Are declining CD sales good news?

The numbers are in for the first quarter and they don’t look promising, at least not on the surface. Nielsen SoundScan reports that 89 million CDs were sold from January 1 through March 18. That’s a drop of nearly 20% from last year’s number of 112 million. This is the latest in a series of declines that began as early as 7 years ago. Year after year the industry has seen declines in the 5-10% range. This year could bounce back somewhat, but many analysts are suggesting we’ll continue to see sales of physical units slip.

The first follow up question you want to ask is “Did digital sales make up the difference?” The short answer is “no.” The longer answer is “somewhat.” reports that online sales of “digitized albums” fell from 119 million (during the first quarter of 2006) to 99 million. That’s a 17% decrease. What exactly is meant by “digitized albums” in unclear since later in the article they indicate that physical CD sales still account for 90% of sales.

Individual digital track sales did increase from 242 million tracks during the same time period last year to 288 million this year. That’s an increase of 16%. Industry wide though, estimates place total revenue at 25% less than it was a year ago.

So how is this to be viewed as good news? Michael Arrington, author of the popular technology blog Techcrunch, thinks it’s a good thing because it will force the industry to face the facts. (Story here)

The faster music labels realize their massively profitable days are over, the better it will be for them, as well as the bands they represent and us, their customers. Digital music sales are not going to make up for lost revenue. Suing their customer base is not going to make up for lost revenue. In fact, absolutely nothing is going to make up that lost revenue. The industry, revenue-wise, is going to continue to shrink.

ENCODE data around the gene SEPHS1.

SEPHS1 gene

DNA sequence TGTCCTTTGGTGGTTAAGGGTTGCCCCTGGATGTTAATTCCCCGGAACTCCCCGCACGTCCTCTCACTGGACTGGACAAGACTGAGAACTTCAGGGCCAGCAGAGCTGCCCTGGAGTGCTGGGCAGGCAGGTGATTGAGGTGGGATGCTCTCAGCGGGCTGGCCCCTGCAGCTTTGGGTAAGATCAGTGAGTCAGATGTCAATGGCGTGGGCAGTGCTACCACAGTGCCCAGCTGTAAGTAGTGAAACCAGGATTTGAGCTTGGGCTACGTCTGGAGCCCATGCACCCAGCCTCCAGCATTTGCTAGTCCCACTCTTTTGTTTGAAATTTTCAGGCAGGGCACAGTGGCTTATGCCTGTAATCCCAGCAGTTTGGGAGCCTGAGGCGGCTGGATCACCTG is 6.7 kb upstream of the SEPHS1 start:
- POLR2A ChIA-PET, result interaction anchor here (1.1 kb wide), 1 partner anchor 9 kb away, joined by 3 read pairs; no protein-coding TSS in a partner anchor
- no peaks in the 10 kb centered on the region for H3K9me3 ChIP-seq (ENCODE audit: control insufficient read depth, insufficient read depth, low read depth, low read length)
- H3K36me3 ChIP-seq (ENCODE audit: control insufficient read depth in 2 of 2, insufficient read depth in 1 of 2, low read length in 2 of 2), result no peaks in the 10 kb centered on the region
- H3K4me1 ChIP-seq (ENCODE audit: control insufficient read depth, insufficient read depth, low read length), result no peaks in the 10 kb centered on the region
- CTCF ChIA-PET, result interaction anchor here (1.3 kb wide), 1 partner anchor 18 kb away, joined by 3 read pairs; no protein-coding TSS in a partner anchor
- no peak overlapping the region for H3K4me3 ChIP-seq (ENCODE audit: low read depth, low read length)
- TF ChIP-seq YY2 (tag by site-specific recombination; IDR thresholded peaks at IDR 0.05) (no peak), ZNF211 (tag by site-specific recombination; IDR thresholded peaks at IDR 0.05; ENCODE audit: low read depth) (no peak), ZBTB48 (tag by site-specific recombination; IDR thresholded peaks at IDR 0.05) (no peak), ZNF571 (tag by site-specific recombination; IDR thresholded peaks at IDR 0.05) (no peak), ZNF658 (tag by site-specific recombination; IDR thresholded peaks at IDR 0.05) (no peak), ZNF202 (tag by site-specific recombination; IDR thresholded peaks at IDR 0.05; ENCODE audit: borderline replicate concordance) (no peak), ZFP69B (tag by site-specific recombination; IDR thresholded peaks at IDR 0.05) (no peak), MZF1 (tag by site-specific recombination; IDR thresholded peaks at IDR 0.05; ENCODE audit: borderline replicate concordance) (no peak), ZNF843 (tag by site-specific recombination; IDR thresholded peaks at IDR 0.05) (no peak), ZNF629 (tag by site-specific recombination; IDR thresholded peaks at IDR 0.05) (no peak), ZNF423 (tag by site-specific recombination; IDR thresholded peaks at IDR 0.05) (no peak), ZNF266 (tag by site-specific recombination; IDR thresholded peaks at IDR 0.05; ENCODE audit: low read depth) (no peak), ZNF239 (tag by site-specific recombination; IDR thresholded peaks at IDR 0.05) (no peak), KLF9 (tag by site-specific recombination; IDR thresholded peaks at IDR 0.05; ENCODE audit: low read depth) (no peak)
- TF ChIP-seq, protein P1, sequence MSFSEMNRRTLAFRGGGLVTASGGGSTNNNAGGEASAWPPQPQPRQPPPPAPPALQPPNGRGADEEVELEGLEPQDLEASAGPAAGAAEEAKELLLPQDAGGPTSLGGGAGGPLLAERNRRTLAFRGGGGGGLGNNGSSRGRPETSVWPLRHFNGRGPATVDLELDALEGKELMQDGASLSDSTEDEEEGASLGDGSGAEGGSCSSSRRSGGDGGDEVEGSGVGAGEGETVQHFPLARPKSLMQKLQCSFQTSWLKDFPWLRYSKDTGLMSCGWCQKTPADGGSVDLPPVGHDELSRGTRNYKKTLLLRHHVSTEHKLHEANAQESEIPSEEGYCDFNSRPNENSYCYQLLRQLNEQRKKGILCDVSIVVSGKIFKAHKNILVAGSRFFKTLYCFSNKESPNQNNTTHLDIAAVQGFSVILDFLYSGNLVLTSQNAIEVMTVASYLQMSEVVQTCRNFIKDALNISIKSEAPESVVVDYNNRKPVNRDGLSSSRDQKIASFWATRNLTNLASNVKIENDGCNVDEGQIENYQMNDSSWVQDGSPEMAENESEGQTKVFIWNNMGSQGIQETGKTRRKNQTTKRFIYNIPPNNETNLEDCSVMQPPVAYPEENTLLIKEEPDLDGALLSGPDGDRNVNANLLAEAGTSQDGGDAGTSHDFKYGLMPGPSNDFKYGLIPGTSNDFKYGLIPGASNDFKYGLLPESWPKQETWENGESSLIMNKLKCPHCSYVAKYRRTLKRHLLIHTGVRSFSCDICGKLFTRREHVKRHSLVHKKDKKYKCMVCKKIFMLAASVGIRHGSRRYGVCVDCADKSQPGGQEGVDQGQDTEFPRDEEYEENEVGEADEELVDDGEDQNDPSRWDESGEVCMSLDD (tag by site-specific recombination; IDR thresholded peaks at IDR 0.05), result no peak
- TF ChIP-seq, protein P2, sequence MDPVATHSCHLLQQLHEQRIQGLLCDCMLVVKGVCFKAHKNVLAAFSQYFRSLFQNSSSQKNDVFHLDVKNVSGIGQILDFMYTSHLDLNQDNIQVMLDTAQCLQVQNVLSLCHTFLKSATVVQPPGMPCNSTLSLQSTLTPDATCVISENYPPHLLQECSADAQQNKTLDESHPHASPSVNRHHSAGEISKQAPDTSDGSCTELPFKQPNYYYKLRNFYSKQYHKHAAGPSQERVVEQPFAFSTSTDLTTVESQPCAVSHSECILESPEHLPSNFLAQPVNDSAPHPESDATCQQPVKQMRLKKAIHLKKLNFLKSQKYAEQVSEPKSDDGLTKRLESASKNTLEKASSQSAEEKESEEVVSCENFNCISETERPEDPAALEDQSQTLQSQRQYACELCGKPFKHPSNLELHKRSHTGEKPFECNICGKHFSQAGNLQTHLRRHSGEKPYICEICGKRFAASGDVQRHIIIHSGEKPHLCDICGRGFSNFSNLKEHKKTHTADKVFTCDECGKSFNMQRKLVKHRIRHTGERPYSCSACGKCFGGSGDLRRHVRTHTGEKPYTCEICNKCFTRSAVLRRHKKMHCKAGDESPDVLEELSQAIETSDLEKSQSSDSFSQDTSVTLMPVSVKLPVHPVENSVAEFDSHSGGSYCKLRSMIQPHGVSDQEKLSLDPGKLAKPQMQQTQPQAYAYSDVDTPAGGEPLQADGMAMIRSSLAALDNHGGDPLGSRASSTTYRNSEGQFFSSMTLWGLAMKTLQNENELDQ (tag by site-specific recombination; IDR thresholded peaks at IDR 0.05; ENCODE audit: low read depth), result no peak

As the marginal price of recorded music continues to fall towards zero, its natural price, bands will need to make money elsewhere. Live concerts will become more and more popular, and will be the largest source of revenue for many artists. Recorded music will be used to promote those live events.

I agree with him that the labels need to recognize and deal with the new economy of a changing industry. I don’t totally agree though that the natural price of recorded music is zero. I think the music has value and savvy people will figure out how to leverage it.

He does seem to be correct about live concerts though. Billboard is reporting that 2006 was a banner year for live concert income, showing a gain of 35% over 2005. We’ll see if that trend continues.

My own personal opinion on the whole state of the industry is twofold. First I’ll reference a a post I wrote some time ago on the subject in which I suggested that consumer spending on entertainment media has simply shifted to other formats.

the rise in sales of DVDs (grew by twice the decline in CD sales during the same period) and video games…consumers may be spending their discretionary income on these titles rather than CDs.

Secondly, let me state again that my personal opinion is that much of the music introduced to the consumer via major labels…stinks! People just aren’t buying it because it isn’t good.

Closely tied to that is my third point. The entire industry landscape is changing. If you are interested in the subject I suggest you read The Long Tail. The labels, by nature of their business model, are only interested in hit records. But with the internet at his fingertips, the consumer has been presented with a whole plethora of choices the labels never gave him. And he’s making those choices. People are finding music that appeals to them, but might not appeal to a mass market large enough to interest the major labels. So we see the rise of the independent artist.

This is good for the art form and the consumer, but bad for the labels. I think it’s good for bluegrass as well. If we, as a genre, can take advantage of this shift in landscape to put our music in front of new consumers who are just now discovering that they might like something different, we could see a rise in sales of bluegrass recorded music and ticket sales.

The question is, “How do we accomplish this?” Any ideas?